Charlemagne’s physical appearance
There is no exact description of Charlemagne, however, some historians indicate that he was broad and robust , tall, had large eyes and white hair . He had a figure of authority and dignity . His belly was a bit bulky but it was proportionate anyway. A step firm , manly and clear voice and powerful , always dressed in traditional manner, discreet and quite ordinary .
It is said that his personality was that of a jovial spirit. He infected others with his cheerful and positive spirit , full of strength, honest, not very arrogant and very calm, his personality was that of a modest and reserved man .
Some of the most recognized phrases of Charlemagne were the following:
- I love those who can smile in the midst of trouble .
- Men are easily persuaded that it is false , or at least doubtful, that which they do not wish to be true .
- I have learned much more from my one defeat than from all my victories.
- Just as iron rusts from lack of use and stagnant water becomes rotten, so inactivity destroys the intellect.
- It is ignorance not to know how to distinguish between what needs demonstration and what does not.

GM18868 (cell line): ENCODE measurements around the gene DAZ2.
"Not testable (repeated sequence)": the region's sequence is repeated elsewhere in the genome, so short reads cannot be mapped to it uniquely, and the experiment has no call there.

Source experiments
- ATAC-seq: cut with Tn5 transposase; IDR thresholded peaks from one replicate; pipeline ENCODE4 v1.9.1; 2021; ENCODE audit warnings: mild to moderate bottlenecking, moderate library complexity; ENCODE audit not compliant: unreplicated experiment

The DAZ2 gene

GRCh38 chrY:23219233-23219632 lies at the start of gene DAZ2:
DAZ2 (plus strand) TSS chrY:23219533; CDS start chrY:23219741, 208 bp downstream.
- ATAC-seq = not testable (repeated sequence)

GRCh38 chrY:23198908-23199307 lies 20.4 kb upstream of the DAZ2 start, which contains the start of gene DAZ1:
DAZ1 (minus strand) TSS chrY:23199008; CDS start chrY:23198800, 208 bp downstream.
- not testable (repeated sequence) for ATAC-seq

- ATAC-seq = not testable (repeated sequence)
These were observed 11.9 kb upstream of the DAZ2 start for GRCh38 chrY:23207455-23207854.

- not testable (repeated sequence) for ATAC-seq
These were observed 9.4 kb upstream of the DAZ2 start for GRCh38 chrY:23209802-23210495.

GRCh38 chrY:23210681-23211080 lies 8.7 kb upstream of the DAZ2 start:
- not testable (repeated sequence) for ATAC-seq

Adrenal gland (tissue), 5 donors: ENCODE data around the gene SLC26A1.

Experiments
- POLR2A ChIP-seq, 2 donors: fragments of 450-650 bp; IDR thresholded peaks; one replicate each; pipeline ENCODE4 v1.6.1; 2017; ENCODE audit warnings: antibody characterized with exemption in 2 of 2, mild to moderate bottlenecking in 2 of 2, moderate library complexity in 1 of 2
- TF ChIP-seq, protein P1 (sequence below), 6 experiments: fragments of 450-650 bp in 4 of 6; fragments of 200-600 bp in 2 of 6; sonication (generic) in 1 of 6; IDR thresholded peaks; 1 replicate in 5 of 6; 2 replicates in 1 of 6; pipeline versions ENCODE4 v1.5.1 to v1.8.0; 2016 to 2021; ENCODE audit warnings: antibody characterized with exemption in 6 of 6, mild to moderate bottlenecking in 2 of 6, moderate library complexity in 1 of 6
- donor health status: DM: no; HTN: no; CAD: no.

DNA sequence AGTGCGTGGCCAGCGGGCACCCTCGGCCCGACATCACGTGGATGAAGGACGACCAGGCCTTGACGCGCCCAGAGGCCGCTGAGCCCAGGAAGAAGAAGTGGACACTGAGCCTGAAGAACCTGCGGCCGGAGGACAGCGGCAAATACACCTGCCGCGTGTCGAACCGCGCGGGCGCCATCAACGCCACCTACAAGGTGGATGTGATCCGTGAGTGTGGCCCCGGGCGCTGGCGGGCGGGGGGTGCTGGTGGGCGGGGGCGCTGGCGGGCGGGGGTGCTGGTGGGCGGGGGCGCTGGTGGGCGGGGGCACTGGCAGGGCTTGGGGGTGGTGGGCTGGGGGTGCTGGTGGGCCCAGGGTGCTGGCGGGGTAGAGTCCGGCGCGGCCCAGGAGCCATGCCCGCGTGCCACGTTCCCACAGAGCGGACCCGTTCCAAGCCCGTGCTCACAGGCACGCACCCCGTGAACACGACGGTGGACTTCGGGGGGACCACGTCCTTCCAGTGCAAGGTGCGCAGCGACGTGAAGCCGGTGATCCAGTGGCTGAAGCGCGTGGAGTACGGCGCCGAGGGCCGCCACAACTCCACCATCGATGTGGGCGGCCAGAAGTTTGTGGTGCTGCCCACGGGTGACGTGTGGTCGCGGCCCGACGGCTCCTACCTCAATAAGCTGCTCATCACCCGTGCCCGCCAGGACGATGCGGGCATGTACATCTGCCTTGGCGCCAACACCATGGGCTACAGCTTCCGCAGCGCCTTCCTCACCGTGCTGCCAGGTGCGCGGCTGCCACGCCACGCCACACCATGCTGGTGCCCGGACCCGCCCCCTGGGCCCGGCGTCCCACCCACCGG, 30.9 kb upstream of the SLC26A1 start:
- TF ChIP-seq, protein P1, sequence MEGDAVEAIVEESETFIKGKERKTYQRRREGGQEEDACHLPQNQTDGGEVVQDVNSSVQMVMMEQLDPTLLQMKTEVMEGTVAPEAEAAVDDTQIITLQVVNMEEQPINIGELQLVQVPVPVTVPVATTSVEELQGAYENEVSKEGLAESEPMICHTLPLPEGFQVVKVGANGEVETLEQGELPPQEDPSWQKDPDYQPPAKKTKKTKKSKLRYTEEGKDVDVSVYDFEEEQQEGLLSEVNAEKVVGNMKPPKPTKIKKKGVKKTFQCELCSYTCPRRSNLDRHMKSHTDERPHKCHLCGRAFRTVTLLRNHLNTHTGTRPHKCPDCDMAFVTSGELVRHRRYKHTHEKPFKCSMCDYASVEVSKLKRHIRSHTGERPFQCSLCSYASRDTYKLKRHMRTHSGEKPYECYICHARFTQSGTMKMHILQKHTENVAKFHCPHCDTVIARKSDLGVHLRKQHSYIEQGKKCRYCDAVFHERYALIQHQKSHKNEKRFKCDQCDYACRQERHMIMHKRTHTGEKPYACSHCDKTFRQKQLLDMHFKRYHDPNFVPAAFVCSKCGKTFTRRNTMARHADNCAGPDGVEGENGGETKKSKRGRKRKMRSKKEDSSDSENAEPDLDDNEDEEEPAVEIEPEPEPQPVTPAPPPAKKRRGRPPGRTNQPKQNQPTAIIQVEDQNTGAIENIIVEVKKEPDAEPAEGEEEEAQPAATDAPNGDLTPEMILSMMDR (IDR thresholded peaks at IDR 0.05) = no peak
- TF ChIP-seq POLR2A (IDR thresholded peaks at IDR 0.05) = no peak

Charlemagne in popular culture
Regarding the presence of Charlemagne within popular culture, books such as:
- Charlemagne by Harold Lamb
- The Quest for Charlemagne by Steve Berry
- Charlemagne by Joaquín Javaloys
- The Elephant of Charlemagne by Dirk Husemann
- Charlemagne and the medieval Europe of Cristina Durán
- Charlemagne by Wolfgang Braunfels
Films and documentaries have also been made that tell their story, for example:
- The Code of Charlemagne (film)
- Charlemagne and the Carolingian Empire (documentary)
- The Code of Charlemagne: The Holy Spear (film)
- Alexander the Great (film)
- The Age of Charlemagne (film)